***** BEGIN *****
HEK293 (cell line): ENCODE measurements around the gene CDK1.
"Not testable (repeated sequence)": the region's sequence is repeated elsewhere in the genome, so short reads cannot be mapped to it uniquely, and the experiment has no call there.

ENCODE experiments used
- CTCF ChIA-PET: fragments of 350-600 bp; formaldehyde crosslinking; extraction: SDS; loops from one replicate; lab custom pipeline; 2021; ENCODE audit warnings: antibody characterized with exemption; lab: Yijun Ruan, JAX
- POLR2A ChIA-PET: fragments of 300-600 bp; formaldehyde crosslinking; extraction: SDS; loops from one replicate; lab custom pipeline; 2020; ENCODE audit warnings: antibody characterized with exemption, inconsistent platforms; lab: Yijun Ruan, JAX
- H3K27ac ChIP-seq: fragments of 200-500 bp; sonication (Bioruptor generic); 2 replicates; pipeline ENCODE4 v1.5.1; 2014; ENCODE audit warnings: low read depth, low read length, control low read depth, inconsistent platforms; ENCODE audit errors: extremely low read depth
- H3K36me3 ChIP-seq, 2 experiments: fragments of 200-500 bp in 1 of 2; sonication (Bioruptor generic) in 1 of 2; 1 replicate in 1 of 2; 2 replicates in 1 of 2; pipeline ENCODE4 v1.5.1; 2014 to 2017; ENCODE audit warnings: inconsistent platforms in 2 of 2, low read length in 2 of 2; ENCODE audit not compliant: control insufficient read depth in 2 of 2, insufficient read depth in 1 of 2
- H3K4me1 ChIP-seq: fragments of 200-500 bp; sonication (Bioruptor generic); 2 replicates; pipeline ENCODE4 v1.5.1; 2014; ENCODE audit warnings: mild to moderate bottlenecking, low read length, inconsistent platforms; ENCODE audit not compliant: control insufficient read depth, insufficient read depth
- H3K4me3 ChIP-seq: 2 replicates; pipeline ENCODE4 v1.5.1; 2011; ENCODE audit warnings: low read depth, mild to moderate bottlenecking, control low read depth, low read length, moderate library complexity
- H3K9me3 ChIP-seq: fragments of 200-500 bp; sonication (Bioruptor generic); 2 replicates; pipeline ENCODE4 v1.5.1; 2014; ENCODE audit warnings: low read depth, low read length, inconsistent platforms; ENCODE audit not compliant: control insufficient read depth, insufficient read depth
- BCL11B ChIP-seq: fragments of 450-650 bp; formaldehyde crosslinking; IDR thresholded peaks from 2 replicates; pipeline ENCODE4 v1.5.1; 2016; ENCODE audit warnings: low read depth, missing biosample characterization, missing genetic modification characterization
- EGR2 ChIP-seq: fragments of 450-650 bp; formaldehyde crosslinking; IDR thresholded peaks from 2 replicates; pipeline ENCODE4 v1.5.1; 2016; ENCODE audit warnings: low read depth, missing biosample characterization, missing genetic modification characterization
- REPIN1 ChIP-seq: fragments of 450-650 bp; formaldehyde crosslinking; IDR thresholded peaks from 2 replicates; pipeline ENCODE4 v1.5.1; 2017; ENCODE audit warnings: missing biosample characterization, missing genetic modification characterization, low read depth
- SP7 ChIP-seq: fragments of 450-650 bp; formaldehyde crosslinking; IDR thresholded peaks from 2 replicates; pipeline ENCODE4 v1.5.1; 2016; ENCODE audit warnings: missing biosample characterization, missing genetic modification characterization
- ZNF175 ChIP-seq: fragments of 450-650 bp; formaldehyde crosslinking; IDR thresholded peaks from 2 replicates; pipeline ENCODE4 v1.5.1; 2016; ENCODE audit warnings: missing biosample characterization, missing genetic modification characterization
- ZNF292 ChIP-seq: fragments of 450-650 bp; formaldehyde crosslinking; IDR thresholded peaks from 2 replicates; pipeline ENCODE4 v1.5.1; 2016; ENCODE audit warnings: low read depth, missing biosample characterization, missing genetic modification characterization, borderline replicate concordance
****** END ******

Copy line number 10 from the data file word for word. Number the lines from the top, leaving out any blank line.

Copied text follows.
- H3K9me3 ChIP-seq: fragments of 200-500 bp; sonication (Bioruptor generic); 2 replicates; pipeline ENCODE4 v1.5.1; 2014; ENCODE audit warnings: low read depth, low read length, inconsistent platforms; ENCODE audit not compliant: control insufficient read depth, insufficient read depth